Israel's Shimon Peres on turning 90

Lyse Doucet
Chief international correspondent
@bbclysedouceton Twitter

media captionLyse Doucet spoke to Israel's President Shimon Peres in the run-up to his 90th birthday

Turning 90 is a landmark for anyone. It's even more extraordinary if you're still playing a major role at the helm of your nation.

President Shimon Peres, the world's oldest head of state, is even older than his country. And he's played a decisive role at every juncture of Israel's 65-year history as it's lurched from war to peace, or, at least, in an embattled peace process.

President Peres was the driving force behind the building of Israel's formidable military machine, including its nuclear power. And he was also a main negotiator on its peace treaties, including the interim Oslo accords with the Palestinians signed 20 years ago.

So is he a hawk or a dove?

"I was a hawk as long as there was a danger to Israel," he told me in a BBC interview to mark his 90th birthday. "If someone wants to kill you you are a hawk. If someone wants to make peace with you, you are a dove. It's as simple as that."

Shimon Peres is the last of Israel's founding fathers. In some ways, his story is Israel's story.

Even though he kept losing elections, he still managed to always remain at the centre of Israeli political life, holding almost every key position over more than six decades.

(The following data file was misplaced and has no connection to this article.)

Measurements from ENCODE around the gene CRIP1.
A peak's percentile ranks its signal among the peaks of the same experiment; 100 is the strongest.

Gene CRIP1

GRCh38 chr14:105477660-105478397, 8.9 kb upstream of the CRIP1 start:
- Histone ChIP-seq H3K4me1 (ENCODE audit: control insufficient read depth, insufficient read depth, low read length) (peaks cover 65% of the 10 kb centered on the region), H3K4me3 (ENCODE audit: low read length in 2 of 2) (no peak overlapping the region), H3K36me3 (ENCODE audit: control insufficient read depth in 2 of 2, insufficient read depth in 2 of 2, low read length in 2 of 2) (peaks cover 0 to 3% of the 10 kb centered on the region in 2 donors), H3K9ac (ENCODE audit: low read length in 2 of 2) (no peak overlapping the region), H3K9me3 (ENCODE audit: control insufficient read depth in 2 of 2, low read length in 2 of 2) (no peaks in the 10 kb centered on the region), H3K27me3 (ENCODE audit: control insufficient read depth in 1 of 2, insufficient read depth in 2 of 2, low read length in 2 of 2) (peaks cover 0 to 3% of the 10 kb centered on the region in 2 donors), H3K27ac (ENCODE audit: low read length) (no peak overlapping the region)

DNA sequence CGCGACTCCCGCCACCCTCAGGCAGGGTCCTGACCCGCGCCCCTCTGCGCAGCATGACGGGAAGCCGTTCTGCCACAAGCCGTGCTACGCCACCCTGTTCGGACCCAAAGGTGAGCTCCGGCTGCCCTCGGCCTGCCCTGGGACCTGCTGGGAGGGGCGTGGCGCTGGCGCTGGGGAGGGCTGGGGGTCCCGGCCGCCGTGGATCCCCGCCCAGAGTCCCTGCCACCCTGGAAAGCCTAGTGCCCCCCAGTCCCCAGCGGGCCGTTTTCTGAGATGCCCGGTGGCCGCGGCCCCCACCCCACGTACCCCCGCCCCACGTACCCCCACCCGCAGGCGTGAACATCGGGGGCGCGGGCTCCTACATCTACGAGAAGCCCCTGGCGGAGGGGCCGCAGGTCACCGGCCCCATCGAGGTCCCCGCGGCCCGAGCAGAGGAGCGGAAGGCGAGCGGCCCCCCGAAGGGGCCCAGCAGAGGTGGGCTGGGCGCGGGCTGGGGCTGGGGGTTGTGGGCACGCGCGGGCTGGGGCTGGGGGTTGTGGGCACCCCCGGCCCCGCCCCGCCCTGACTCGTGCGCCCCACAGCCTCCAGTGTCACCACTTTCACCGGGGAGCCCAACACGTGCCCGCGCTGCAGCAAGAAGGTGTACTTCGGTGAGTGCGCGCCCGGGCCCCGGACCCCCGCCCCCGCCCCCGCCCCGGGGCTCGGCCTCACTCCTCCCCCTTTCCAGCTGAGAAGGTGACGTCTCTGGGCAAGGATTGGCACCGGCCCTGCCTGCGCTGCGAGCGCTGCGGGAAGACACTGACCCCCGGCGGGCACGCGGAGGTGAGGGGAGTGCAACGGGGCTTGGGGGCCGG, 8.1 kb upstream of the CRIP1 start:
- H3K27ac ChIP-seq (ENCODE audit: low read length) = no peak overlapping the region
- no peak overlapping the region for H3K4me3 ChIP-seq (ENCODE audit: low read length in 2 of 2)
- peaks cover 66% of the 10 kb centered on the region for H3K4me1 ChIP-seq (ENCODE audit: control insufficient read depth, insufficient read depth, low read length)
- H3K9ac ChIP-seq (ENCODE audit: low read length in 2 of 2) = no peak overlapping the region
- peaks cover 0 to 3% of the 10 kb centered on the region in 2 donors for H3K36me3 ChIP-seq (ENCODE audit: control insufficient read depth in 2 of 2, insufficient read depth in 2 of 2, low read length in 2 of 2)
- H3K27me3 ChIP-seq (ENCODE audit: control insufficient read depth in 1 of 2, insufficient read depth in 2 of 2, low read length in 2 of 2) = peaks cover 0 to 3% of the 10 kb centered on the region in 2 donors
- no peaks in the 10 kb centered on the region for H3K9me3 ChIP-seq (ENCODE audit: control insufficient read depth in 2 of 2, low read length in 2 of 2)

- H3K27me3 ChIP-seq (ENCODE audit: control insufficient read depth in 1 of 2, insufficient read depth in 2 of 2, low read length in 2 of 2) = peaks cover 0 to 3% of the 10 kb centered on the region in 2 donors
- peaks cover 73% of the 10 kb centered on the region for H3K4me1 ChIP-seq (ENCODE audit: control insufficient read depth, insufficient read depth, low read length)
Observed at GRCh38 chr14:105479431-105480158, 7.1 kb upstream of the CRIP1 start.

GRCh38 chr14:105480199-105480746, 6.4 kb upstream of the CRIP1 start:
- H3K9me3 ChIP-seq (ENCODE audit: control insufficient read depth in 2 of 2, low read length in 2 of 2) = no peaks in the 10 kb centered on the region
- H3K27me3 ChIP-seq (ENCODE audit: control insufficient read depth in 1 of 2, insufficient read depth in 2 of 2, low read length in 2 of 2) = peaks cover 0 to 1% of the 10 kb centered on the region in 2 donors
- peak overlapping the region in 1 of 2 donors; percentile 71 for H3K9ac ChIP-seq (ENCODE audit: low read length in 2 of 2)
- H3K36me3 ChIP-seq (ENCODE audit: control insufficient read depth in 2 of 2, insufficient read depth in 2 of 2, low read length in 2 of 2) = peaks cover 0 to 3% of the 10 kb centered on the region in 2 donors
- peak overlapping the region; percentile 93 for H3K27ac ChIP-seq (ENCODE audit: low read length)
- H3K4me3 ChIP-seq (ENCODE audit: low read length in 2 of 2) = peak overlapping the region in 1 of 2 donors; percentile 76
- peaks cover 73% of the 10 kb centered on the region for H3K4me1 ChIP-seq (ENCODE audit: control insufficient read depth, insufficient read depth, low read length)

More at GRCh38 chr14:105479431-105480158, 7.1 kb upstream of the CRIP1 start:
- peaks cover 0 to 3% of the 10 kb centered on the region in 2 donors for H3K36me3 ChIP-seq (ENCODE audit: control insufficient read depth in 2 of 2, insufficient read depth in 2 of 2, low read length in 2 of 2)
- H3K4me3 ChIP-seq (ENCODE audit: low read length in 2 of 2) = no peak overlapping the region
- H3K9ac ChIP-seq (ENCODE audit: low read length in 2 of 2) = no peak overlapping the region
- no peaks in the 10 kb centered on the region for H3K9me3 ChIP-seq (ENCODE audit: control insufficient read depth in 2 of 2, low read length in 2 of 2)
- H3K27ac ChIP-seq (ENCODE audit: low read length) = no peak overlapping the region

His critics call him vain, his supporters praise him as visionary.

And now the ambitious politician who made many political enemies along the way is a president enjoying far greater popularity.

In this largely ceremonial role, his impact on policy is less significant.

But Mr Peres is still active behind the scenes as Israeli and Palestinian negotiators begin another daunting effort to resolve major obstacles that still stand in the way of a final peace deal.

There's much pessimism, but at 90 Shimon Peres says he still hasn't given up.

Lyse's interview with Shimon Peres can be seen on Our World on the BBC News Channel on Saturday 3 August at 1430, 2130 and Sunday 4 August at 0330, 0530, 1030, 1430, 2130 (all times BST) and on BBC World News on Saturday 3 August at 1630 and Sunday 4 August at 1730 and 2230 (all times GMT). It is also available on BBC iPlayer.

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